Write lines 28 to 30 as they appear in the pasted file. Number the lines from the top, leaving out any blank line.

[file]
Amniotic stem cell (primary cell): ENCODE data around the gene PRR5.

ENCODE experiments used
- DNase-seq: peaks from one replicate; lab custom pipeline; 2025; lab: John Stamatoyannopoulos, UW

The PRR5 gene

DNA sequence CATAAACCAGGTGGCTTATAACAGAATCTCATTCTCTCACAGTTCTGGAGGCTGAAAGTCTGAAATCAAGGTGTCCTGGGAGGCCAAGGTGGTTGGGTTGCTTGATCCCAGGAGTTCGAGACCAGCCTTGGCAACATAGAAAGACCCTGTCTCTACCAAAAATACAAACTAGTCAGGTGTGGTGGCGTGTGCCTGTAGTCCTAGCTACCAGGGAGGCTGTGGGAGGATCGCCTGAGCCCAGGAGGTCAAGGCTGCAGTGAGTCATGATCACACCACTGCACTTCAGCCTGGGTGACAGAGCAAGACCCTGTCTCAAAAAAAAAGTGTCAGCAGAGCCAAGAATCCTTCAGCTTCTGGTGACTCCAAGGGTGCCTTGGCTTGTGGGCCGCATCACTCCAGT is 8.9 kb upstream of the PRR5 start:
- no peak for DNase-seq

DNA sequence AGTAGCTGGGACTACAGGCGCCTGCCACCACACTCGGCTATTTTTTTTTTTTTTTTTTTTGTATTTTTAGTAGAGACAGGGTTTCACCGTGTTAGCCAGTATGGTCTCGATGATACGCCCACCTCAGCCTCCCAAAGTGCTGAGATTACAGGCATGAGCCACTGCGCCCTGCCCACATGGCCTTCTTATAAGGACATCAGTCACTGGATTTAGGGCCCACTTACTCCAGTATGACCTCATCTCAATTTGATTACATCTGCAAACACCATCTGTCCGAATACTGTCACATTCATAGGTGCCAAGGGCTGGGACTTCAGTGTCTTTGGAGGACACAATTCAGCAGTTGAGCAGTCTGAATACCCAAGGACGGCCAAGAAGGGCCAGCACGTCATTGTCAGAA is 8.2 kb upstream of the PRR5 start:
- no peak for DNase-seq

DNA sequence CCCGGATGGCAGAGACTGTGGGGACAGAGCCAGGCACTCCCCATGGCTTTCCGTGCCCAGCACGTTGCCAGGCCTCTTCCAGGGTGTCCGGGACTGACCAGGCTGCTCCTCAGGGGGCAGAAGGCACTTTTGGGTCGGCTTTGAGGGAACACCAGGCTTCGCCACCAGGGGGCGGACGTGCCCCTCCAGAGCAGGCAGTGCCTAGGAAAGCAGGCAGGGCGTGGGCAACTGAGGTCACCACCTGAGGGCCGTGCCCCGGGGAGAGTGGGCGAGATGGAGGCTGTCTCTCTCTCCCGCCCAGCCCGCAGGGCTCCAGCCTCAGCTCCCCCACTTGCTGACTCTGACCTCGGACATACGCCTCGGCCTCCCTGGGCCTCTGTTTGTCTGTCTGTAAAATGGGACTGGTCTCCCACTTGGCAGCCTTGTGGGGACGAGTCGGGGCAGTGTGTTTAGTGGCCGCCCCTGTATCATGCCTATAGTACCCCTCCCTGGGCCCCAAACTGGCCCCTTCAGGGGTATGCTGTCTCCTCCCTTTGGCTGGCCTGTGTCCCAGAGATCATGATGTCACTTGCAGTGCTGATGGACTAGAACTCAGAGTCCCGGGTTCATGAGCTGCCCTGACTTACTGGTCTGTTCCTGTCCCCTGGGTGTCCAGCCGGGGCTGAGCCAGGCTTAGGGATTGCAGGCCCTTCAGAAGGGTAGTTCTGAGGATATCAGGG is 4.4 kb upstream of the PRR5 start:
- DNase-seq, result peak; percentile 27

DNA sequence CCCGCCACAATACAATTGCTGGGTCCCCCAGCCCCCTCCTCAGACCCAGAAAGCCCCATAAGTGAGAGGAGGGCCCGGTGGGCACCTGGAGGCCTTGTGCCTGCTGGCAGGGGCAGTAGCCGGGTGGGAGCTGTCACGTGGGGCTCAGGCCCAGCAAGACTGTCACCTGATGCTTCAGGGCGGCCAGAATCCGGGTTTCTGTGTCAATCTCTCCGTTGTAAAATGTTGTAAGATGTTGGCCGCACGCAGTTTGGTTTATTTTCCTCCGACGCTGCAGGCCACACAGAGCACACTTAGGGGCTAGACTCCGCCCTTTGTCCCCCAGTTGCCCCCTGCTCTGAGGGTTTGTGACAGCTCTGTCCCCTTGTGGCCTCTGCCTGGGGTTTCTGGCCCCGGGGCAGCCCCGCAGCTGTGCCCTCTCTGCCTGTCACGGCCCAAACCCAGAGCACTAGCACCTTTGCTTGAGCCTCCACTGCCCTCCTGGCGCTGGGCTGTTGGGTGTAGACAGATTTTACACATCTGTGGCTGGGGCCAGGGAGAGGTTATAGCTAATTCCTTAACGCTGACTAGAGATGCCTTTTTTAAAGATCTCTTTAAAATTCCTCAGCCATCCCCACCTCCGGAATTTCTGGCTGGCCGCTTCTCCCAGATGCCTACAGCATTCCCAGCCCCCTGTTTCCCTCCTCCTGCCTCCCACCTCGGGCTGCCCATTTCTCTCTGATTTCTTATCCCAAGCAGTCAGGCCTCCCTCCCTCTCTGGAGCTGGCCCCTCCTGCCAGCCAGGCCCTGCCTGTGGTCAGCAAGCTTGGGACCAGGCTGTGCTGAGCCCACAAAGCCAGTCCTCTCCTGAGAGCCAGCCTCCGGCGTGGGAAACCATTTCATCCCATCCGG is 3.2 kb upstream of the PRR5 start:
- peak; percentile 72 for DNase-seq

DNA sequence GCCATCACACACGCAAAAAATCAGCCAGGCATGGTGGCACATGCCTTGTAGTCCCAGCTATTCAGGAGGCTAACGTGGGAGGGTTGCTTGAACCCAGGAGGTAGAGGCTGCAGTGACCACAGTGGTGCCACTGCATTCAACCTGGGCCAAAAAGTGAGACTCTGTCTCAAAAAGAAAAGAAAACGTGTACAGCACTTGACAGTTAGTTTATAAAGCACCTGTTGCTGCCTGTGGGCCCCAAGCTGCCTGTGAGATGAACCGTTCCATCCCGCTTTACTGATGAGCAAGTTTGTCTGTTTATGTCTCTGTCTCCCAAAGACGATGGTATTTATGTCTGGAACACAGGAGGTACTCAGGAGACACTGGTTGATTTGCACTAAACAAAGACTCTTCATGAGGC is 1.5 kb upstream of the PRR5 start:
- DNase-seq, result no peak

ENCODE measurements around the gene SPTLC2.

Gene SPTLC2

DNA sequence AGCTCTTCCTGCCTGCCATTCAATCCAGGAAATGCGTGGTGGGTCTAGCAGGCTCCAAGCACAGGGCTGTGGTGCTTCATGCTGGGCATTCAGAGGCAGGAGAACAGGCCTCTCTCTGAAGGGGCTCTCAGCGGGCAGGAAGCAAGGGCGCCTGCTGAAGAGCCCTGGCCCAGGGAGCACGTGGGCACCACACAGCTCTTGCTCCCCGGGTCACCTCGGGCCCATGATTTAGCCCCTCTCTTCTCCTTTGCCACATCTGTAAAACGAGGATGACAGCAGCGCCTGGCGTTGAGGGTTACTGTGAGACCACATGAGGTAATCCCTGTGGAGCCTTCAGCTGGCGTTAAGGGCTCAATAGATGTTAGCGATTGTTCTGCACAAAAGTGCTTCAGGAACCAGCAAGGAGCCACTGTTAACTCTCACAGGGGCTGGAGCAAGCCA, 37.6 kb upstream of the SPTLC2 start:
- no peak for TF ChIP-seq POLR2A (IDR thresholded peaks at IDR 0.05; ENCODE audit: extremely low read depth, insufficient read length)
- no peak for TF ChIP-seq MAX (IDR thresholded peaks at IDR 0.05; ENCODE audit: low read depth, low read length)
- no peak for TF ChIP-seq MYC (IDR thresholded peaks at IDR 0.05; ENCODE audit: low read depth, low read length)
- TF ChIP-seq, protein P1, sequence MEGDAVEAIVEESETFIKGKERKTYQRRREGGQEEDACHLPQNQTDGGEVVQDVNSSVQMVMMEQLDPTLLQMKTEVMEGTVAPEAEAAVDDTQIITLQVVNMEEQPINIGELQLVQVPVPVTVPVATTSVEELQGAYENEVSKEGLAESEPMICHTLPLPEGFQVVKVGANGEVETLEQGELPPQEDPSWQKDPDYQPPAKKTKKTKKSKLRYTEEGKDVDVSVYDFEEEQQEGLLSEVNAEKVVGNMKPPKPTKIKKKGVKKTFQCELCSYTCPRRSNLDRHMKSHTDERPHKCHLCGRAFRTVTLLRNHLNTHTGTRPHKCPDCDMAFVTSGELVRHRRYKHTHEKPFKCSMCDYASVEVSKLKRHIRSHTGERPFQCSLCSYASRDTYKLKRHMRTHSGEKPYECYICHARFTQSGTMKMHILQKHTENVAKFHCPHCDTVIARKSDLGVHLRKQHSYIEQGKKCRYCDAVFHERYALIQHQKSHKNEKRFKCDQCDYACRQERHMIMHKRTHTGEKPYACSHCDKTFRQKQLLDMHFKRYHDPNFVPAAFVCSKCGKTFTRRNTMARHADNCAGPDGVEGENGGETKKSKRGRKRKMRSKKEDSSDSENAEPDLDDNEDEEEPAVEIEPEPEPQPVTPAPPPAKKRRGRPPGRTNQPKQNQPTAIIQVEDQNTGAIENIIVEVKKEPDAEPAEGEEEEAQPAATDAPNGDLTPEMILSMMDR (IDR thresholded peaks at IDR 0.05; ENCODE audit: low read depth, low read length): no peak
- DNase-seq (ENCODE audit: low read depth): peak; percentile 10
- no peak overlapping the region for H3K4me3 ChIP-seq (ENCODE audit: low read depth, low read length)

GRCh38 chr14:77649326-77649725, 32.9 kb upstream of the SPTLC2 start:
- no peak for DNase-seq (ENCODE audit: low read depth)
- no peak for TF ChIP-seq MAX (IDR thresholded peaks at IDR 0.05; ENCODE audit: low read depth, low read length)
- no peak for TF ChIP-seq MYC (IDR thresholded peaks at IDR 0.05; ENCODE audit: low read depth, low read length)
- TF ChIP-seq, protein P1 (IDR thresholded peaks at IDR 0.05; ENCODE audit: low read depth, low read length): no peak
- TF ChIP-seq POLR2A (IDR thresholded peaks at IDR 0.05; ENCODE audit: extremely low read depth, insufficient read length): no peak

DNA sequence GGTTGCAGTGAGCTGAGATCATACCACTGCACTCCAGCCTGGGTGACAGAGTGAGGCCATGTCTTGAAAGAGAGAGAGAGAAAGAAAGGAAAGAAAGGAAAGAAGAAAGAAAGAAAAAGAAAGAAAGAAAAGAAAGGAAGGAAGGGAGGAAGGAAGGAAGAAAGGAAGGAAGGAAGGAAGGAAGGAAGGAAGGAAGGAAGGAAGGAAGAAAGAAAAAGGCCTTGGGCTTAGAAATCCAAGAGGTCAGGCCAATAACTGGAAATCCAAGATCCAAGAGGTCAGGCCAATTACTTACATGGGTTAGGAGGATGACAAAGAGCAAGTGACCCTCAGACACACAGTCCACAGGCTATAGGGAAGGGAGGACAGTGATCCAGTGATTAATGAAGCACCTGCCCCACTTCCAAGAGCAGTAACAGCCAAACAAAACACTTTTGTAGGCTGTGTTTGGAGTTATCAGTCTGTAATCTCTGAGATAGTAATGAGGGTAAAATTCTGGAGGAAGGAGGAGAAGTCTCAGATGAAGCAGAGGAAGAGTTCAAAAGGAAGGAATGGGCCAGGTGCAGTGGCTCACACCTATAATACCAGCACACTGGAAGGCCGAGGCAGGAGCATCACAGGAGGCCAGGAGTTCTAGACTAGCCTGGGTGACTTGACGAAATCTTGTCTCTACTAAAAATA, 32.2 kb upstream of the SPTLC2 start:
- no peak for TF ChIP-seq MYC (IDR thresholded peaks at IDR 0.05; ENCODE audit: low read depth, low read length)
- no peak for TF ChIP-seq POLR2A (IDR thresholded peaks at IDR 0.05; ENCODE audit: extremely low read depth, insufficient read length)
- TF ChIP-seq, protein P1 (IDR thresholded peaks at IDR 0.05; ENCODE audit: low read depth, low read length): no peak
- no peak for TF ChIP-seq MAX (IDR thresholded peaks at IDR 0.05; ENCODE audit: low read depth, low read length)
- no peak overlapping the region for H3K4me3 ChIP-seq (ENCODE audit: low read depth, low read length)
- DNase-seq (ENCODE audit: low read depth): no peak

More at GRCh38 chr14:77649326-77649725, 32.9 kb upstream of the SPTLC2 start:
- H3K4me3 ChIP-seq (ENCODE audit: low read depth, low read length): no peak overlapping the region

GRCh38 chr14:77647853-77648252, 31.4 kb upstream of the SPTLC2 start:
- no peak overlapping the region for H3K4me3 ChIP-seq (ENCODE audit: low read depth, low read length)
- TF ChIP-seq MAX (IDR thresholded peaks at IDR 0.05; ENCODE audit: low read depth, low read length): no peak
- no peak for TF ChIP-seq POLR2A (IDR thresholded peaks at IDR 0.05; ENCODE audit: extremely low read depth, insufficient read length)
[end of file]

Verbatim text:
- TF ChIP-seq, protein P1 (IDR thresholded peaks at IDR 0.05; ENCODE audit: low read depth, low read length): no peak
- TF ChIP-seq POLR2A (IDR thresholded peaks at IDR 0.05; ENCODE audit: extremely low read depth, insufficient read length): no peak

DNA sequence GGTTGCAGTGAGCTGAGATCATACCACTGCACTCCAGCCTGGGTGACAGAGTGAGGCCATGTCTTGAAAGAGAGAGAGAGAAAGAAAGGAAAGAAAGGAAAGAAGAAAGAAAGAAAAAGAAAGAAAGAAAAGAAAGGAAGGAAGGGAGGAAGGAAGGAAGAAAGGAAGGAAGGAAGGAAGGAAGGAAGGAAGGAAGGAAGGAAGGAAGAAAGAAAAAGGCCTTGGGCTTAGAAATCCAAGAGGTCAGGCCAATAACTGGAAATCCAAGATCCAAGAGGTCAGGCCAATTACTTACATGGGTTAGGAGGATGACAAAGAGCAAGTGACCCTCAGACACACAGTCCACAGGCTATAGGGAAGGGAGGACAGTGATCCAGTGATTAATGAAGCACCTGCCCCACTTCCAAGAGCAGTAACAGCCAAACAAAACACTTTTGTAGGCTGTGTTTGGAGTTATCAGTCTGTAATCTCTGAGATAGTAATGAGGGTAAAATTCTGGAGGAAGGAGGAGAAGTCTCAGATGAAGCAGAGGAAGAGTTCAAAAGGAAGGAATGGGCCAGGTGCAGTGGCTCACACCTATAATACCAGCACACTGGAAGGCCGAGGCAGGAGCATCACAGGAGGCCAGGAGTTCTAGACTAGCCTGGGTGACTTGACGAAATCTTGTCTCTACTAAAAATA, 32.2 kb upstream of the SPTLC2 start: